Clinical Trials – AstraZeneca announce Vaccine 70% Efficacy.

It comes after a string of encouraging vaccine results in recent weeks, following late-stage trial readouts from Pfizer-BioNTech and Moderna.

AstraZeneca announced that a combined interim analysis of late-stage studies showed that the COVID-19 candidate vaccine AZD1222 had an average efficacy of 70%, increasing to 90% for a regimen that included initial immunization with a half dose. The pooled data come from the COV002 phase 2/3 trial in the UK and the COV003 phase 3 study in Brazil.

According to AstraZeneca, the interim analysis included 11,636 participants and was based on a total of 131 cases of COVID-19, with the BBC reporting that there were 30 cases in people who received AZD1222. The company noted that the studies met their primary endpoint with an independent data safety monitoring board determining that the analysis showed protection from COVID-19 occurring 14 days or more after receiving two doses of the vaccine. In addition, there were no hospitalizations or severe cases of the disease reported in subjects receiving AZD1222.

AstraZeneca indicated that it will now prepare submission of the data to regulatory authorities, whilst it will seek an emergency-use listing from the World Health Organization allowing for accelerated availability in low-income countries. The drugmaker added that the full analysis of the interim results will be submitted for publication in a peer-reviewed journal.

Clinical studies of AZD1222 are also being conducted in the US, Japan, Russia, South Africa, Kenya and Latin America, with planned trials in other European and Asian countries, which will include a total of up 60,000 participants globally.

AstraZeneca said that it is “making rapid progress” on manufacturing AZD1222 with operations executive Pam Cheng noting that the company expects to have 200 million doses by the end of the year, with 700 million doses ready by the end of the first quarter of 2021. The drugmaker added that it aims to have a capacity of up to 3 billion doses of the vaccine in 2021 on a rolling basis. Unlike mRNA vaccines being developed by Moderna and a partnership between Pfizer and BioNTech that require very cold temperatures for storage, AstraZeneca suggested that AZD1222 “can be stored, transported and handled at normal refrigerated conditions for at least six months and administered within existing healthcare settings.”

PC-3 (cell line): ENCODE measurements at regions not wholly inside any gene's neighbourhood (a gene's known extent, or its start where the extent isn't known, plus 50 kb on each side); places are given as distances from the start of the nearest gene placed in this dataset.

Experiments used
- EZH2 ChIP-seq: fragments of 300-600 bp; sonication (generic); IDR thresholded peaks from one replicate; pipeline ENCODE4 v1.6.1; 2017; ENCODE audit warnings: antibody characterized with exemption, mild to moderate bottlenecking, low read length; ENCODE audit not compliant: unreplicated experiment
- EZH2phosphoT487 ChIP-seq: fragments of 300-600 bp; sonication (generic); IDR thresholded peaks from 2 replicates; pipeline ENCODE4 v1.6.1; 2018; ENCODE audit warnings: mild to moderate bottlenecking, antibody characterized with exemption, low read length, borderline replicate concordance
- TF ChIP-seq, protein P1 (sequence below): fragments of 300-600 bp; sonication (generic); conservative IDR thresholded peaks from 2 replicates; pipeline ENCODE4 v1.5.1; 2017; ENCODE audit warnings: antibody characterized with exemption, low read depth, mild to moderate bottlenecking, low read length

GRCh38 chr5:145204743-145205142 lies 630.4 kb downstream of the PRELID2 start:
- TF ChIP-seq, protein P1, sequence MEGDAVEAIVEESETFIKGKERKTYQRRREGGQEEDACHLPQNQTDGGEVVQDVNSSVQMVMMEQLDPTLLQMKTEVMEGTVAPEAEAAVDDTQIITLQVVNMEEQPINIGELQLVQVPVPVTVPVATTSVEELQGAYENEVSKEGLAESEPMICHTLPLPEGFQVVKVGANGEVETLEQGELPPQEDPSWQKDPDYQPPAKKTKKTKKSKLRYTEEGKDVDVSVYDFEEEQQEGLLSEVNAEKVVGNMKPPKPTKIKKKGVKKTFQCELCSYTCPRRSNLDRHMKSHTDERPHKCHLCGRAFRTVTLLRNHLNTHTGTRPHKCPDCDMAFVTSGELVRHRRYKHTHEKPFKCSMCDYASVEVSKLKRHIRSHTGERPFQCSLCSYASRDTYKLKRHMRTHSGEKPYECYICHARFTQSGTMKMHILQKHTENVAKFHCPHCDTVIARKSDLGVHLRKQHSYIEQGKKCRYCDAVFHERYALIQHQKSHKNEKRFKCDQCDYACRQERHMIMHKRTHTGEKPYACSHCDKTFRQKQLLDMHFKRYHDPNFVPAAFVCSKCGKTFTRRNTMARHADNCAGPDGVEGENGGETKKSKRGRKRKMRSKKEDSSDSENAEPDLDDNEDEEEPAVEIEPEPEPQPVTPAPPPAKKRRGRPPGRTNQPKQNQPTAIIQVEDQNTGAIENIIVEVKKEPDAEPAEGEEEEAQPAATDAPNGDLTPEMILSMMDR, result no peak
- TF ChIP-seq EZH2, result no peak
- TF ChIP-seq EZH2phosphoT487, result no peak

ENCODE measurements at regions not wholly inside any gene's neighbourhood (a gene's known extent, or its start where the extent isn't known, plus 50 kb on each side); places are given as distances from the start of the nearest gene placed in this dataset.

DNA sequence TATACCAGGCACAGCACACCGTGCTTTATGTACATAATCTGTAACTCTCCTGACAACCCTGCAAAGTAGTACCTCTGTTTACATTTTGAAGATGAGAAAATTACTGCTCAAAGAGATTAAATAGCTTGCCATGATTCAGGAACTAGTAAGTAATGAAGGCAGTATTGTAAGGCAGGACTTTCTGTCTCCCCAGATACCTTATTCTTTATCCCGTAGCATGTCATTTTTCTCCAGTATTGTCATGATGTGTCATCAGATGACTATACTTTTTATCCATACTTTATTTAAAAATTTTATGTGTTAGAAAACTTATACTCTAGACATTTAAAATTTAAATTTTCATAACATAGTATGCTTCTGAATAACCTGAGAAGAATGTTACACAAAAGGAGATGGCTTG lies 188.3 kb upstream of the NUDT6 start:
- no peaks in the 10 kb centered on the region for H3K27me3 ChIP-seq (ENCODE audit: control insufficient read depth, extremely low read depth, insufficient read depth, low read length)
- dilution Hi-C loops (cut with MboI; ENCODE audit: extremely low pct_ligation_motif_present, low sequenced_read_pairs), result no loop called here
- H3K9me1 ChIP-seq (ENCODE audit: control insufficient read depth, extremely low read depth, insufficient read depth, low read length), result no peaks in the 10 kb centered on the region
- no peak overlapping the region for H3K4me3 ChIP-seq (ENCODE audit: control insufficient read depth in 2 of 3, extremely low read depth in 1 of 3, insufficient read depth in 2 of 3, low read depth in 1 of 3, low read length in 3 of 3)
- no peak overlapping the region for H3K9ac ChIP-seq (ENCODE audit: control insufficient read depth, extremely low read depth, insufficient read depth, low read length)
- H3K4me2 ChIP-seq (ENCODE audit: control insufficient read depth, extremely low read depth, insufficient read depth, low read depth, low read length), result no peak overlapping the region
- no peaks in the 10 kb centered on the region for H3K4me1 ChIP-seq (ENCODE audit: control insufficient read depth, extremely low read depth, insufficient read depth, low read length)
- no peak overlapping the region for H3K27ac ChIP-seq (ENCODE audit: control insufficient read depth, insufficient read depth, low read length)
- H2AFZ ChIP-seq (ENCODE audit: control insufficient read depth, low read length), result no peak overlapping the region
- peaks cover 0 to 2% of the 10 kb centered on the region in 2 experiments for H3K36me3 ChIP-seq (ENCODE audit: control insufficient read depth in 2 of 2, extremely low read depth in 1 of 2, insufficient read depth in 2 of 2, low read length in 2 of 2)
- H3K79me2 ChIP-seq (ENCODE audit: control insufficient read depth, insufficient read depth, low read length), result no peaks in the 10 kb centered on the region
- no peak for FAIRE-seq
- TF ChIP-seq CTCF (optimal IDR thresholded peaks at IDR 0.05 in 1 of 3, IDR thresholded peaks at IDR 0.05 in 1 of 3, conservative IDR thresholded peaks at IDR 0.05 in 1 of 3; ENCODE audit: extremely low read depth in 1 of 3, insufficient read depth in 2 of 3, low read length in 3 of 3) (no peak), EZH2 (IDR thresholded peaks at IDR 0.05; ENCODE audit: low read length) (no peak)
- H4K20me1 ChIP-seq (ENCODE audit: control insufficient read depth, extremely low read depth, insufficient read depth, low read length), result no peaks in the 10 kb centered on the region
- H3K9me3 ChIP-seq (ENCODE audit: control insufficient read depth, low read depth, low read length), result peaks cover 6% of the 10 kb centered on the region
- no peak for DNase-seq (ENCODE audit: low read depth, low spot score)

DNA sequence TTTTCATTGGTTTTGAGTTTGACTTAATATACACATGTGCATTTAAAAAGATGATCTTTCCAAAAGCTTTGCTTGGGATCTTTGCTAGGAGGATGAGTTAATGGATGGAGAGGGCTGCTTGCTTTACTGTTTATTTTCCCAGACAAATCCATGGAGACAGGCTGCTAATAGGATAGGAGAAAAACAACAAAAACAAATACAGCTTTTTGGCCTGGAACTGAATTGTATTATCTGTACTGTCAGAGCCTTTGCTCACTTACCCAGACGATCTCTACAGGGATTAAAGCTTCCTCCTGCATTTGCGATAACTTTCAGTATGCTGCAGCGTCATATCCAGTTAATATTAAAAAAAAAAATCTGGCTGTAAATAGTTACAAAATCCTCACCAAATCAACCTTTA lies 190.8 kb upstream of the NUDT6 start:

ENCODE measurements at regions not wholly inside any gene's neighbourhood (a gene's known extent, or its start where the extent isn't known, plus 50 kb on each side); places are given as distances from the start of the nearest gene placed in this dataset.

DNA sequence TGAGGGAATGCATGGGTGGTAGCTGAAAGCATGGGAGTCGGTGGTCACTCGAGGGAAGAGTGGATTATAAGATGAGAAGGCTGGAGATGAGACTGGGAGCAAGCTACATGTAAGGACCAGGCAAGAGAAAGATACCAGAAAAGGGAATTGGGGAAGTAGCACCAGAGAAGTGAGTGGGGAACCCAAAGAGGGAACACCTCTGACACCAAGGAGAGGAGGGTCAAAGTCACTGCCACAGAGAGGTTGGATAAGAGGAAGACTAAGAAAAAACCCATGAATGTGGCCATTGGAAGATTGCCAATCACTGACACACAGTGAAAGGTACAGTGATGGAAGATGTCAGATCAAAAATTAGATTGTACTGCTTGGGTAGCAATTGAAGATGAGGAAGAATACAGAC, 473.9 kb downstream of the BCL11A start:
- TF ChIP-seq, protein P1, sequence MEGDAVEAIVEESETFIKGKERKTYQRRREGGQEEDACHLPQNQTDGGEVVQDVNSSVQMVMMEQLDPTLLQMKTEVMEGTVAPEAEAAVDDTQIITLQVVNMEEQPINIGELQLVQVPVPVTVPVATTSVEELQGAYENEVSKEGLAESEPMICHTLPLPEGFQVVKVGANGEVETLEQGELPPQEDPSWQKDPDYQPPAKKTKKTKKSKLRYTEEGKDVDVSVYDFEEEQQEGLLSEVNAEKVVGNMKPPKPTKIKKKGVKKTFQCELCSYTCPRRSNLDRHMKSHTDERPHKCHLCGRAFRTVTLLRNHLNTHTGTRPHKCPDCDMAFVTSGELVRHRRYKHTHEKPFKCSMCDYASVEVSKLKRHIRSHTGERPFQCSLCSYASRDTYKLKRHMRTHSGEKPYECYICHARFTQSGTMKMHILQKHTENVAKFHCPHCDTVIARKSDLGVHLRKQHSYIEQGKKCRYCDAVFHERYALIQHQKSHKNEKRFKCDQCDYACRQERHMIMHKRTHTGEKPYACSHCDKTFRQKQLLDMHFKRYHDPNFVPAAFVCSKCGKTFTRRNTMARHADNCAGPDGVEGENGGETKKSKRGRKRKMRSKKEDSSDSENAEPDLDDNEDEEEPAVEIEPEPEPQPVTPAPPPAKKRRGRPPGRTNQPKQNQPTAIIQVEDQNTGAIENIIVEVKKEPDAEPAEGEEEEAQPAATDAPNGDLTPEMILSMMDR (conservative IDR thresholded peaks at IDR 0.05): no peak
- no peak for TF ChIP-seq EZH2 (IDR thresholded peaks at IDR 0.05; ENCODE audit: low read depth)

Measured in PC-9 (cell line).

CEO Pascal Soriot commented “the vaccine’s simple supply chain and our no-profit pledge and commitment to broad, equitable and timely access means it will be affordable and globally available, supplying hundreds of millions of doses on approval.” AZD1222, which was co-invented by the University of Oxford and its spin-out company Vaccitech, uses a replication-deficient chimpanzee viral vector and contains the genetic material of the SARS-CoV-2 virus spike protein.


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